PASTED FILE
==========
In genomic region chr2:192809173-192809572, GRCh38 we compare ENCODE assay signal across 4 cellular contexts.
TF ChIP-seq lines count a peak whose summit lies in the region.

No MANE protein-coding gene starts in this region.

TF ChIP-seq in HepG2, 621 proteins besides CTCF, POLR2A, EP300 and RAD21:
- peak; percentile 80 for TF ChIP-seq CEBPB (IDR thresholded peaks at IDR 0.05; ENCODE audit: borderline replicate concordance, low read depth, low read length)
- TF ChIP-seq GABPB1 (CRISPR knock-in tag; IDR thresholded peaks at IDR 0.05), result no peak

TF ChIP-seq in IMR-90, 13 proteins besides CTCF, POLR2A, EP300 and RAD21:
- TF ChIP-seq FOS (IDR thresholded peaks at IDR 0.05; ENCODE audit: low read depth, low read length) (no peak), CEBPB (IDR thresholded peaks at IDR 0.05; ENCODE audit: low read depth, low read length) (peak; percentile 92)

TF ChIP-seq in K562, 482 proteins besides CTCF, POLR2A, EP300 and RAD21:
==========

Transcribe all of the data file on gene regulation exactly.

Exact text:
In genomic region chr2:192809173-192809572, GRCh38 we compare ENCODE assay signal across 4 cellular contexts.
TF ChIP-seq lines count a peak whose summit lies in the region.

No MANE protein-coding gene starts in this region.

TF ChIP-seq in HepG2, 621 proteins besides CTCF, POLR2A, EP300 and RAD21:
- peak; percentile 80 for TF ChIP-seq CEBPB (IDR thresholded peaks at IDR 0.05; ENCODE audit: borderline replicate concordance, low read depth, low read length)
- TF ChIP-seq GABPB1 (CRISPR knock-in tag; IDR thresholded peaks at IDR 0.05), result no peak

TF ChIP-seq in IMR-90, 13 proteins besides CTCF, POLR2A, EP300 and RAD21:
- TF ChIP-seq FOS (IDR thresholded peaks at IDR 0.05; ENCODE audit: low read depth, low read length) (no peak), CEBPB (IDR thresholded peaks at IDR 0.05; ENCODE audit: low read depth, low read length) (peak; percentile 92)

TF ChIP-seq in K562, 482 proteins besides CTCF, POLR2A, EP300 and RAD21: